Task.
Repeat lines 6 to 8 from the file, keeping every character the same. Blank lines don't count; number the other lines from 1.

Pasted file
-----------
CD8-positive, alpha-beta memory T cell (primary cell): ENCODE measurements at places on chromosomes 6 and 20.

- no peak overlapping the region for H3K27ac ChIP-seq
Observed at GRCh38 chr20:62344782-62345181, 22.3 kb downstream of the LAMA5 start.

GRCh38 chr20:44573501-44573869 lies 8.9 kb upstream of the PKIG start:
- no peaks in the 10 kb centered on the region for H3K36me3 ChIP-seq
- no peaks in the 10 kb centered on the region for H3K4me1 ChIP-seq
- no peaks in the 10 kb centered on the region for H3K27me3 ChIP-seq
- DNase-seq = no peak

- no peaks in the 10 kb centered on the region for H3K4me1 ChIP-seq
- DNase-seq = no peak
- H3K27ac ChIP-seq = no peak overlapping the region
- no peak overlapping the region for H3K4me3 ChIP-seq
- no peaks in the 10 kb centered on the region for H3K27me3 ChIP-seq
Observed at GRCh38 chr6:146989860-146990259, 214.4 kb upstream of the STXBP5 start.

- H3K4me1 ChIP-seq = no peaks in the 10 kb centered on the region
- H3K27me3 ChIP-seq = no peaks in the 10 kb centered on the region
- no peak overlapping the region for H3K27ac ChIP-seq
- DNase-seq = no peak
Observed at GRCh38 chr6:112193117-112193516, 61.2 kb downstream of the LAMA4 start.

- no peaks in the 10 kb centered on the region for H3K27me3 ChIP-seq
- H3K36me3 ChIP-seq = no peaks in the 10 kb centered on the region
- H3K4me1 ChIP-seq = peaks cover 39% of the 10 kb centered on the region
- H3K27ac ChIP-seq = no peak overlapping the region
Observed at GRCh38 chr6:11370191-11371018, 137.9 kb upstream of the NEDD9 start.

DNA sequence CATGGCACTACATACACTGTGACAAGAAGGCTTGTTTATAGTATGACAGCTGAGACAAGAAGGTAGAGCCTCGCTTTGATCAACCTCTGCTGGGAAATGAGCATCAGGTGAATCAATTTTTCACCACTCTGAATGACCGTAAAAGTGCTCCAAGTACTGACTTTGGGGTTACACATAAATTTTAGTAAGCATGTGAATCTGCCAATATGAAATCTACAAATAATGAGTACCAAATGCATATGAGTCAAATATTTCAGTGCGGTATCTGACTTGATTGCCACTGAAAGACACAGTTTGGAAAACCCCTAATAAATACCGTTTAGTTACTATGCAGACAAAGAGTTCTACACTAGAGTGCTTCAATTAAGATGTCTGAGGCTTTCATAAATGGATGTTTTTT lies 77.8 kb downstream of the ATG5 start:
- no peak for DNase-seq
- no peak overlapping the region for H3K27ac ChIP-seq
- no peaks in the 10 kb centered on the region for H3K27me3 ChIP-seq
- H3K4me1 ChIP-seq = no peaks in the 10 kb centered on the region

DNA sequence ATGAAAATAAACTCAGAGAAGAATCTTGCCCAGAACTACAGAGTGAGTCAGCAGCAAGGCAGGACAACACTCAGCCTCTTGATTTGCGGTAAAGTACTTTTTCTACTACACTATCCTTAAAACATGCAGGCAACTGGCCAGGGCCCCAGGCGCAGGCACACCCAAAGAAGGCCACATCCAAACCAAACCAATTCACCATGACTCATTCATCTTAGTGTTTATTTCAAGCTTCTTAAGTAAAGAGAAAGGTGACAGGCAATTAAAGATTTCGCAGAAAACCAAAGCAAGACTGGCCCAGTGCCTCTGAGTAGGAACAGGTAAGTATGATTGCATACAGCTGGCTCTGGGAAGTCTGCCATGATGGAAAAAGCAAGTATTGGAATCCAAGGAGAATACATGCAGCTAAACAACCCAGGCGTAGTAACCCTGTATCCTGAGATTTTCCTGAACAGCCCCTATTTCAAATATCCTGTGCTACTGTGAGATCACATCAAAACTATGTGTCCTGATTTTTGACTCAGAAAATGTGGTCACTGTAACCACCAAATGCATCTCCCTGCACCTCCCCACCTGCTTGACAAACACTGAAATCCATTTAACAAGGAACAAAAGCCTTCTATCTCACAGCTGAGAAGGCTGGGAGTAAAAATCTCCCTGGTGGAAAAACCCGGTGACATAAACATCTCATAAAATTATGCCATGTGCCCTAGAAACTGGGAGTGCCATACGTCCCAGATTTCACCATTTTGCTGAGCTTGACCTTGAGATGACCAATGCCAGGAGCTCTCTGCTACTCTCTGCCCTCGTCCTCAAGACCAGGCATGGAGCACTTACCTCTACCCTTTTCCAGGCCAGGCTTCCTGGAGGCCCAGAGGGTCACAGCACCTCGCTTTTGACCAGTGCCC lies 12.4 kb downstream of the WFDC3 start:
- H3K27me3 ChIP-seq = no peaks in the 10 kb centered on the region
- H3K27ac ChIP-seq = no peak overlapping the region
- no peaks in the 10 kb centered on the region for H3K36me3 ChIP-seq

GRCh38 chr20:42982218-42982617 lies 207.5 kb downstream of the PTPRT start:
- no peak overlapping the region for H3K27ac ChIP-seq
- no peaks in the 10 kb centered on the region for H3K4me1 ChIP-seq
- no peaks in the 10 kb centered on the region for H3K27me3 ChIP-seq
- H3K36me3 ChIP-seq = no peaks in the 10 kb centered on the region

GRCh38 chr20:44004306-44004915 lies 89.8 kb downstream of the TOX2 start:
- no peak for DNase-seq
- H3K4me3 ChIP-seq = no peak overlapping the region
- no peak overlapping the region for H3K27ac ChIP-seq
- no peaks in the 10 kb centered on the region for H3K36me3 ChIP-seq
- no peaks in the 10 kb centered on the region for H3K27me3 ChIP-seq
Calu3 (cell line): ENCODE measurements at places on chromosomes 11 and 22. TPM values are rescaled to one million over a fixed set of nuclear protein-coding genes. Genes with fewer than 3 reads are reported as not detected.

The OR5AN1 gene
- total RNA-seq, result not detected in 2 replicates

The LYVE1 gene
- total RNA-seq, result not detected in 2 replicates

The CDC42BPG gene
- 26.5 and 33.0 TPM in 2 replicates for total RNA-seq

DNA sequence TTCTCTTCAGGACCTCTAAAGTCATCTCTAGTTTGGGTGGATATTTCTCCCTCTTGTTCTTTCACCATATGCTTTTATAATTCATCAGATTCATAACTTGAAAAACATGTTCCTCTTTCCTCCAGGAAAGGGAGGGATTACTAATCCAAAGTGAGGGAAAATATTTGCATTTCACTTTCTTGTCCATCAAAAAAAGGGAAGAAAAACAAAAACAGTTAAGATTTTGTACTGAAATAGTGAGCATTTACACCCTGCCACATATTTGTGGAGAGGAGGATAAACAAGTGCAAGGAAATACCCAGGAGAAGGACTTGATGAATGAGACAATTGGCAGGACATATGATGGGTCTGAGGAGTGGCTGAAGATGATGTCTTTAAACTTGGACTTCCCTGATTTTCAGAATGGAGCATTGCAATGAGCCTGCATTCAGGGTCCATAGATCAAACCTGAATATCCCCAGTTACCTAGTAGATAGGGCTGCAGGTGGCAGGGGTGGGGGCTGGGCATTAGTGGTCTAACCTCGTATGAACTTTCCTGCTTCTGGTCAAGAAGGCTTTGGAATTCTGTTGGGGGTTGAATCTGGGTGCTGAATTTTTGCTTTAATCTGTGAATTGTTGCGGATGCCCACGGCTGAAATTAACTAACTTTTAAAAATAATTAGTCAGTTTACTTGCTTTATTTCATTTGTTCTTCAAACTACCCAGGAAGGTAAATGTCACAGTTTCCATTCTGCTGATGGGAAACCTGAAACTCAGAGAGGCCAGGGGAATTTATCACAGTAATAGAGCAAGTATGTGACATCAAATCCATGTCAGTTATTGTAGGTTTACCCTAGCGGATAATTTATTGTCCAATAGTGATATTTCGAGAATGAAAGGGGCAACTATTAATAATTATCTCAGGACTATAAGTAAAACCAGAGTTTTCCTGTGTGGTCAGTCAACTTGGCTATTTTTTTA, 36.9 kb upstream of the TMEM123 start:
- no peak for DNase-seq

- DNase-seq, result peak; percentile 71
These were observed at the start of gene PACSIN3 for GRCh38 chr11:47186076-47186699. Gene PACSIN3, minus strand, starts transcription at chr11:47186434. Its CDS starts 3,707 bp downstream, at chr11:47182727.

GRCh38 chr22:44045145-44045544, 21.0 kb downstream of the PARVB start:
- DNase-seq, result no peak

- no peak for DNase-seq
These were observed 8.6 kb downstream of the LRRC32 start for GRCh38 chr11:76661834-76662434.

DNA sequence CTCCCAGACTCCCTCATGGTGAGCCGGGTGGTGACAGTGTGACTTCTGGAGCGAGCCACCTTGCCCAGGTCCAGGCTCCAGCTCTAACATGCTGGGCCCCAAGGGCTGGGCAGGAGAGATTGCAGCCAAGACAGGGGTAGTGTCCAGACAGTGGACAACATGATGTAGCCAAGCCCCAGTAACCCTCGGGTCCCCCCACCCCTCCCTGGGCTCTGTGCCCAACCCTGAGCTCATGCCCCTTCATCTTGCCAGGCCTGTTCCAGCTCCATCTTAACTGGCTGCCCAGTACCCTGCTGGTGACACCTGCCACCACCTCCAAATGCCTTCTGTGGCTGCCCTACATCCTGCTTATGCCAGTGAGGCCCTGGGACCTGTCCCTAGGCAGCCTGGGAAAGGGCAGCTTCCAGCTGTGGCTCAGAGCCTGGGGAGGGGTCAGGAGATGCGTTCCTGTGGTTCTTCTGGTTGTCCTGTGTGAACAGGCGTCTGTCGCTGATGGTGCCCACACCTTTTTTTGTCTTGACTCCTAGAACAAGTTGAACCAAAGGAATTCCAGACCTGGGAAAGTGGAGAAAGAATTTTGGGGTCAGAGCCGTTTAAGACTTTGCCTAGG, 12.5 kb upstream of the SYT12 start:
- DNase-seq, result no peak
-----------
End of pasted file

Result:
- no peaks in the 10 kb centered on the region for H3K4me1 ChIP-seq
- no peaks in the 10 kb centered on the region for H3K27me3 ChIP-seq
- DNase-seq = no peak